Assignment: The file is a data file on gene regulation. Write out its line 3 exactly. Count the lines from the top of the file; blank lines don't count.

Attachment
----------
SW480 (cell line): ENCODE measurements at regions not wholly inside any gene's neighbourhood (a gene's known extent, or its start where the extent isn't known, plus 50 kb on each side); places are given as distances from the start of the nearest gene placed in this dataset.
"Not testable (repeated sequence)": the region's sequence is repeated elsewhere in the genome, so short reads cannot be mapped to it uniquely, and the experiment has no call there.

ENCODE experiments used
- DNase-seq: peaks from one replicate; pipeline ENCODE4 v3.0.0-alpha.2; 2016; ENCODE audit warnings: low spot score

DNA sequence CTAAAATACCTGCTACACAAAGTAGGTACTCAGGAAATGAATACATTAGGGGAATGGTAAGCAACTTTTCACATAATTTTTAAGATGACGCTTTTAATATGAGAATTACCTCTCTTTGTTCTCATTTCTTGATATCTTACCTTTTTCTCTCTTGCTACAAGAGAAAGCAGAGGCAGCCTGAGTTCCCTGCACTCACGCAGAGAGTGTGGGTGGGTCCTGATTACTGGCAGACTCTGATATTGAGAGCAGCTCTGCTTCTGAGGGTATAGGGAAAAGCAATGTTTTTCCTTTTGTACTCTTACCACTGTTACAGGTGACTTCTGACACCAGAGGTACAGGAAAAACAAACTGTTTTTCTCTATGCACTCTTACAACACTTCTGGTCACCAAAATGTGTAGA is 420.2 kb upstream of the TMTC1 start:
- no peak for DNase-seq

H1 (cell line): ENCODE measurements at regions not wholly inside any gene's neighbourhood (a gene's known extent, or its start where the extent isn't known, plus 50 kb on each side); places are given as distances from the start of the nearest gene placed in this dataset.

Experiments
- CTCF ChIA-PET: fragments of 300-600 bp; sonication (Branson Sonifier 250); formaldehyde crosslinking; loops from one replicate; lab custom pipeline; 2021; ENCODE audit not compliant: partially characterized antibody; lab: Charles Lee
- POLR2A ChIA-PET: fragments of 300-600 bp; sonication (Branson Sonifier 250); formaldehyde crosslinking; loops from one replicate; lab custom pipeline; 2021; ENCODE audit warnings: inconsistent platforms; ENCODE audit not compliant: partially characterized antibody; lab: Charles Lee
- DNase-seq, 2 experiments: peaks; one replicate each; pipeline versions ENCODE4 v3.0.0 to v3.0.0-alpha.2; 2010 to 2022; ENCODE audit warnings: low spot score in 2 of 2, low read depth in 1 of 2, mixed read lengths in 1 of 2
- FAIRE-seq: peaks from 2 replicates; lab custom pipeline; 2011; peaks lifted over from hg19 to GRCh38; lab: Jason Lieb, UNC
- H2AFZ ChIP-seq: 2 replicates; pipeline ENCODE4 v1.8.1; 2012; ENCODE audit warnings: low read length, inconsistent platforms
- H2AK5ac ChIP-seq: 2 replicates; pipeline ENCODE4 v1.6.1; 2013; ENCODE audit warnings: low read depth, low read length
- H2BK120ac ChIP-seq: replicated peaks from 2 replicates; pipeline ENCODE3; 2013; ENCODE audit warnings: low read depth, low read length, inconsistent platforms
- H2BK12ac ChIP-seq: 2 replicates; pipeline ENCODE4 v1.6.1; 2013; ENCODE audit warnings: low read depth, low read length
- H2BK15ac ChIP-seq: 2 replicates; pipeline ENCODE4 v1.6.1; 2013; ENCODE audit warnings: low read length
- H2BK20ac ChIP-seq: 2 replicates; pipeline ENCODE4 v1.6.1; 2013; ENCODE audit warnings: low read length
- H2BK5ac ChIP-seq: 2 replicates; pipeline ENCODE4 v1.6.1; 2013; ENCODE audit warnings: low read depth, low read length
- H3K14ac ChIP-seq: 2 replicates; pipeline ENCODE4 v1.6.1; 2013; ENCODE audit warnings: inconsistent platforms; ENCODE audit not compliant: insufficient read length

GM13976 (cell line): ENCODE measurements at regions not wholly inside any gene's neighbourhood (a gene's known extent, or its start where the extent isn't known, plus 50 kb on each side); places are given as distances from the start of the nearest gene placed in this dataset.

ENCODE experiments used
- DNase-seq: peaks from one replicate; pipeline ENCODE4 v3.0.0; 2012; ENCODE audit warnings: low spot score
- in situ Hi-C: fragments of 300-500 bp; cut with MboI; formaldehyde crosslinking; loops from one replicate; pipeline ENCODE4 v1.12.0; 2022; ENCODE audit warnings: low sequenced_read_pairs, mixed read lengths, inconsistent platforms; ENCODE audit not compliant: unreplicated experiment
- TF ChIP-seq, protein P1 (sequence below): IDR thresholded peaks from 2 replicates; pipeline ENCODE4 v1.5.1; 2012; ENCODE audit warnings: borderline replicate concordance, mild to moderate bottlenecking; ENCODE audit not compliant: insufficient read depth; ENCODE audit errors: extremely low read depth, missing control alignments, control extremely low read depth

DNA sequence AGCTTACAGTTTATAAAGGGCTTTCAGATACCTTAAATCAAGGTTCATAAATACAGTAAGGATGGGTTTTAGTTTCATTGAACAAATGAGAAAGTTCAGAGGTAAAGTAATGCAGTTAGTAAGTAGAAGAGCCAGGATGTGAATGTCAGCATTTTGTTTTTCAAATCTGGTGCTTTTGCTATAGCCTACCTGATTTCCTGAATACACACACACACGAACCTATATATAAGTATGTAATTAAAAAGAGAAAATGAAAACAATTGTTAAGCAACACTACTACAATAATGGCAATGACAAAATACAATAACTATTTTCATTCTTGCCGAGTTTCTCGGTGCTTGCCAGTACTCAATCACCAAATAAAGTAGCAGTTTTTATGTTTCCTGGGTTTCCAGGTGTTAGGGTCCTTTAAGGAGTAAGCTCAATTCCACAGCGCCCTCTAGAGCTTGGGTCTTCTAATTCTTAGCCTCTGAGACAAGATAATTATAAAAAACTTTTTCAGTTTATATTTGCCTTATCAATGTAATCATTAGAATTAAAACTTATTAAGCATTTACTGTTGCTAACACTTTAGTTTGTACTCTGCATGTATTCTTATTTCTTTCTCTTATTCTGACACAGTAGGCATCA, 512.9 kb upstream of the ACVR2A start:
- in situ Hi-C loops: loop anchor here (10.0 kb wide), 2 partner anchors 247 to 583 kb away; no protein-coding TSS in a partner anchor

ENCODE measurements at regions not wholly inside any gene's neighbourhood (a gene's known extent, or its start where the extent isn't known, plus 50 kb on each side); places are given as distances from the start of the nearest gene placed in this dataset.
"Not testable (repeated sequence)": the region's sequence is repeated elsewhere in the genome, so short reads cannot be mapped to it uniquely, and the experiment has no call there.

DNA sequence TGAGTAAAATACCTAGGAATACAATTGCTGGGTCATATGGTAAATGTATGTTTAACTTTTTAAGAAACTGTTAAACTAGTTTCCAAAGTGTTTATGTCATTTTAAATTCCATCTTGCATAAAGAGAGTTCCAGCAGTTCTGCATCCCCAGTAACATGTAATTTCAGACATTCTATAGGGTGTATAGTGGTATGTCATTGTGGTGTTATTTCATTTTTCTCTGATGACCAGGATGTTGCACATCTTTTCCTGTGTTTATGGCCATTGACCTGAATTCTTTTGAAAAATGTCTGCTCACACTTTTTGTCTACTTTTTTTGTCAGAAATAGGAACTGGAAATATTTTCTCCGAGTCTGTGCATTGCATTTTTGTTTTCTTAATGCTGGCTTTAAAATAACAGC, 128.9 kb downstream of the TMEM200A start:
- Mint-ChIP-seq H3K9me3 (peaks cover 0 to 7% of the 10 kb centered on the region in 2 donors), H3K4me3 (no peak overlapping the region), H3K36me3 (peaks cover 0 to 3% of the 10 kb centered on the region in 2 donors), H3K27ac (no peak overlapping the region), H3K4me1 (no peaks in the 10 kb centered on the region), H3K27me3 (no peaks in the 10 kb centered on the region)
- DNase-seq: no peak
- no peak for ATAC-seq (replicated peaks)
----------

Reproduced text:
ENCODE experiments used